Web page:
Zahi Hawass and Mark Lehner Remnants of a Lost Civilization? Archaeology, Vol. 47, No. 5 (September/October 1994), pp. 44-47.
In another article to appear in the same issue of Archaeology, Hawass and Lehner restate the arguments by Gauri against the West-Schoch hypothesis. They also assert that Debehen's tomb belongs to a different layer of bedrock than the Sphinx main body. Finally, they observe that the back wall of the Sphinx enclosure is as eroded as the side walls, which is inconsistent with Schoch's argument that the rear of the enclosure was excavated much later than the front and sides.
Mark Lehner, "Notes and Photographs on the West-Schoch Sphinx Hypothesis," KMT: A Modern Journal of Ancient Egypt, Vol. 5, No. 3 (Fall 1994), pp. 40-48.
In this follow-up article, Lehner argues that the core blocks and facing stone of the Khafra and Sphinx Temples were built concurrently, as was the custom in Old Kingdom architecture. Core blocks behind intact facing stone in the Khafra Valley temple appeared to Lehner to have been protected from erosion. The outward-sloping walls of the Sphinx enclosure cited by Schoch as evidence of erosion were in fact built with a slope, as less weathered portions at the southeastern end show. Lehner notes that the geologists referenced in Schoch's own sources are very cautious about dating rock.
Zahi Hawass, The Secrets of the Sphinx: Restoration Past and Present (American University in Cairo Press, 1998), 34 pp.
In his 1998 booklet, Dr. Hawass argues that the Sphinx was carved in the rough and that the oldest facing stones of better-quality Tura limestone were applied as part of the original monument and not as later repairs. The underlying rock was not suitable for fine modeling and was simply cut in a rough way and then faced with stone blocks. Only the head, neck, and beard were cut from the original rock and left exposed.
"At the very base of the Sphinx," Dr. Hawass writes in his 1998 booklet (p. 10), "where we have been able to examine the mother rock closely, there are extremely large Tura-quality limestone blocks that cover the bedrock and form a casing. Since the hard part of the mother rock could not have weathered after the casing was applied, its rough surface underneath these large blocks must have been left as we see it by the original Sphinx builders."
It is not clear that Hawass intended the remarks above to prove a point about the age of the Sphinx. The survival of unweathered stone behind intact core blocks argues for an Old Kingdom origin of the entire monument, though, if the facing stones can be dated to the Old Kingdom and if the protected surfaces belong to a quality of rock that has weathered with exposure over the last 4500 years.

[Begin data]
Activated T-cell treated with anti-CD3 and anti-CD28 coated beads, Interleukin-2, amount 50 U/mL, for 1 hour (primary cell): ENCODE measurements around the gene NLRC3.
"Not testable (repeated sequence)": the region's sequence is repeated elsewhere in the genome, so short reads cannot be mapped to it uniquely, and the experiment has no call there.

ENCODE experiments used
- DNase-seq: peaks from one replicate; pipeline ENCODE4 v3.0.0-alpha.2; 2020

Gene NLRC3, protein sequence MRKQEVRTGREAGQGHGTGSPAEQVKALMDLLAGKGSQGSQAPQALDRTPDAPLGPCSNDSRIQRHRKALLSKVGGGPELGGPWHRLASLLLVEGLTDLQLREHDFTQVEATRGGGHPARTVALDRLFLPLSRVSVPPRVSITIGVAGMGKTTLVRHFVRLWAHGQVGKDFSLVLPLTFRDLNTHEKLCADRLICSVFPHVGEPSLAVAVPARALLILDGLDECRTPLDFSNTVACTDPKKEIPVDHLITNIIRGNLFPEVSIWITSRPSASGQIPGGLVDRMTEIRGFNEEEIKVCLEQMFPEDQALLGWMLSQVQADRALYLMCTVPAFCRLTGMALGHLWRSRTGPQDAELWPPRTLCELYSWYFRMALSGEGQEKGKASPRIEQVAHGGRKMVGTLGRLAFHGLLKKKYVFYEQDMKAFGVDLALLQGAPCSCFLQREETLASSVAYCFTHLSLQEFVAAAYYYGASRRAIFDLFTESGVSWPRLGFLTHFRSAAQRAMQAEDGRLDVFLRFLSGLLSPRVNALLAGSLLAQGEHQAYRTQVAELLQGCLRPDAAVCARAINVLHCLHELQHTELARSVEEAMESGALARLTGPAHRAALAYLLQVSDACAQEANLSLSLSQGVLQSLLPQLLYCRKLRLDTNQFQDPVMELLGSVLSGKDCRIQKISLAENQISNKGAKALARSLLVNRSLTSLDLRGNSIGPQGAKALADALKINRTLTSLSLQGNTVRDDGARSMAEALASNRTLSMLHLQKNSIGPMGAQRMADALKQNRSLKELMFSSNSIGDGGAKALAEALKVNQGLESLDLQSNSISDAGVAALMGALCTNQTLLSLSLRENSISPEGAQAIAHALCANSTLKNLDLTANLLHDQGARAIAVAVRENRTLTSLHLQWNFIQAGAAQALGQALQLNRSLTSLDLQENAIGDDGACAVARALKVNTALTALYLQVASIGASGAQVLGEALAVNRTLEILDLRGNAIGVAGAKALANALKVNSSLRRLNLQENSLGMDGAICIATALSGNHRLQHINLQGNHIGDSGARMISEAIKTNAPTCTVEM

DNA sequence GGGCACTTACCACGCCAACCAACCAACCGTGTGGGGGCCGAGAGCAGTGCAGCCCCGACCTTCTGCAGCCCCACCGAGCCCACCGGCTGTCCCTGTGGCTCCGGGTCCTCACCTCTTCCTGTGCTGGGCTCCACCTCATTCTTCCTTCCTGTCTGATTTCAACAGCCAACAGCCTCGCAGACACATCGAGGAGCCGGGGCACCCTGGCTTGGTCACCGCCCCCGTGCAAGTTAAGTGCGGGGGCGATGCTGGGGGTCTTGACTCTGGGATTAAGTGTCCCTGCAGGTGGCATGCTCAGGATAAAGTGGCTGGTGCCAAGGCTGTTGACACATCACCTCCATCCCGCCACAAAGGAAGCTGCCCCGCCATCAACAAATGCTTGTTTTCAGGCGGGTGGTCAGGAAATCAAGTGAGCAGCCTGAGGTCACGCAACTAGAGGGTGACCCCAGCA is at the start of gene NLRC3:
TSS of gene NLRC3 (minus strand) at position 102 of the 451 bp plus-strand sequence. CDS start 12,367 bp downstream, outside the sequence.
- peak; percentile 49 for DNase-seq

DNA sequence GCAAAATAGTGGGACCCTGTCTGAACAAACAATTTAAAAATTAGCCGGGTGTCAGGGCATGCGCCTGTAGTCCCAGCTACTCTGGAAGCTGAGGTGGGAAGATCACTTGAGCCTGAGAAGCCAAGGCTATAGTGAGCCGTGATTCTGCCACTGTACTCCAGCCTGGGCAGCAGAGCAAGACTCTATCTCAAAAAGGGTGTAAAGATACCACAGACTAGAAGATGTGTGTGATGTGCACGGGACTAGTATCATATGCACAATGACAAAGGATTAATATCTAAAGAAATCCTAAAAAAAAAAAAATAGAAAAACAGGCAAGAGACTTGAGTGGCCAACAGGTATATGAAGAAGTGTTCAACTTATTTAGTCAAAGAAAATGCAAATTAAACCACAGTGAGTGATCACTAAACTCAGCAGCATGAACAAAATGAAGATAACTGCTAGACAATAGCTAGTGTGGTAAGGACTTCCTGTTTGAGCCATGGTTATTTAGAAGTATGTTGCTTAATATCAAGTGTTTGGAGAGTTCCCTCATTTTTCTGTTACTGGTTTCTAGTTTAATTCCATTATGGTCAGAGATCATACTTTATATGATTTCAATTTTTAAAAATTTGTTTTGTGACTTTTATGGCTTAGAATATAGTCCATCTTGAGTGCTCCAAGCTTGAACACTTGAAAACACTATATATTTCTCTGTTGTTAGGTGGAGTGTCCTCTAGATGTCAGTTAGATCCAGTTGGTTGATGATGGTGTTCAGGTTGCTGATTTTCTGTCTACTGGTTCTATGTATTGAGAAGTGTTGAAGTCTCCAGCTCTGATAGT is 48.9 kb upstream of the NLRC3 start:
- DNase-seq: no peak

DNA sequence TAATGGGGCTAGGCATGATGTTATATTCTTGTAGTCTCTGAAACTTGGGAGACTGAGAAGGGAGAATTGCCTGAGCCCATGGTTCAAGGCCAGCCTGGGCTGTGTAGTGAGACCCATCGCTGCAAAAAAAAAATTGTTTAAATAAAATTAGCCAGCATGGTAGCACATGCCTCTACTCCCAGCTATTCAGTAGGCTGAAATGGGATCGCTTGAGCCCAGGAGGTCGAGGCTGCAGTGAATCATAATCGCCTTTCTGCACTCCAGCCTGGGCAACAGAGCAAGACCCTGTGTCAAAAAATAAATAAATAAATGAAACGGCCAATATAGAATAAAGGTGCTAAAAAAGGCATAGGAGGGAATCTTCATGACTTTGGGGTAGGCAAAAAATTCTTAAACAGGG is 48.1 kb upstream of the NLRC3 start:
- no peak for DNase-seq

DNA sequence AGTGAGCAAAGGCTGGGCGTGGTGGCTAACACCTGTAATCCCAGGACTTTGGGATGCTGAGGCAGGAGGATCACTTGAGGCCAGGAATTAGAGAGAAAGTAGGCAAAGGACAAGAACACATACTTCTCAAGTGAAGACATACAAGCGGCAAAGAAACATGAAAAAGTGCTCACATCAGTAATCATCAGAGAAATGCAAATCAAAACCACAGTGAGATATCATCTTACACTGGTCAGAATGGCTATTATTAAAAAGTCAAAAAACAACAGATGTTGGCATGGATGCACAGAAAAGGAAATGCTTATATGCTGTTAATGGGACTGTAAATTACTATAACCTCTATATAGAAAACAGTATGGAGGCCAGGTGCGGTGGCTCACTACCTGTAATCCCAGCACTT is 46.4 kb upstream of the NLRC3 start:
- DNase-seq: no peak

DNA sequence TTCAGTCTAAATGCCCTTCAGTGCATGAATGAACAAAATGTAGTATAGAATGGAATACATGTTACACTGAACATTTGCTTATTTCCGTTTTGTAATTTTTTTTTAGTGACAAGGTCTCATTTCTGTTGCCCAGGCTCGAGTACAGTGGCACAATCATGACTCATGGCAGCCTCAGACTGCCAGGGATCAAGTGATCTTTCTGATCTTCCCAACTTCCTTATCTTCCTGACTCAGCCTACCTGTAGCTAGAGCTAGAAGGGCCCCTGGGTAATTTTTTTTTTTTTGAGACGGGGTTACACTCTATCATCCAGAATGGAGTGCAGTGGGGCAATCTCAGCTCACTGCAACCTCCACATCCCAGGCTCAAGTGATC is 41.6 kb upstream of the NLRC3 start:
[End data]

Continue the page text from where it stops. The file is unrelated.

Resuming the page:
Proceeding with the argument of Dr. Hawass, weathering of the Sphinx since Old Kingdom times must then have occurred where the original facing stones fell away, as many of them did. Hawass rejects the idea that the facing stones were repair blocks stripped from the Khafra causeway, although he allows that New Kingdom restorers may have commissioned some new blocks cut in the Old Kingdom style (p. 26).
In the remainder of his discussion, Dr. Hawass reiterates the arguments against an earlier Sphinx made in his 1994 articles with Lehner. On his website, Dr. Hawass describes the restoration history of the Sphinx, although he does not mention any unweathered portions.
Redating the Sphinx: Responses to CriticsJohn Anthony West and Robert Schoch have responded to criticism, mainly in the form of letters to the editors of various magazines. Schoch has also written a short book, Voices of the Rocks (Harmony Books, 1999), that briefly recapitulates his arguments.
Principally, West and Schoch maintain that their critics have identified alternative weathering mechanisms that are really complementary processes that do not explain key features, such as the vertical weathering profiles and where they are.
John Anthony West, Letter to the Editor, KMT: A Modern Journal of Ancient Egypt, Vol. 7, No. 1 (Spring 1996), pp. 3-6.
West notes that the BBC Timewatch series, for a documentary broadcast in the United Kingdom on November 27, 1994, had an Egyptian geologist check the claim that Debehen's tomb is not the same rock as the Sphinx. The geologist observed that the tomb belongs to the same layer as the Sphinx body. The weathering of the Sphinx and Debehen's tomb should have been similar if they dated from the same time.
Robert M. Schoch, Letter to the Editor, KMT: A Modern Journal of Ancient Egypt,Schoch's letters and book may be summarized in relation to one general problem and several particular ones related to his rainfall hypothesis:
Vol. 5, No. 2 (Summer 1994), pp. 1-2. Response to Harrell.
Robert M. Schoch, Letter to the Editor, KMT: A Modern Journal of Ancient Egypt,
Vol. 5, No. 3 (Fall 1994), pp. 4-5. Response to Harrell.
Robert M. Schoch, Letter to the Editor, Archaeology,
Vol.48, No. 1 (January-February 1995), pp. 10-12. Response to Hawass and Lehner.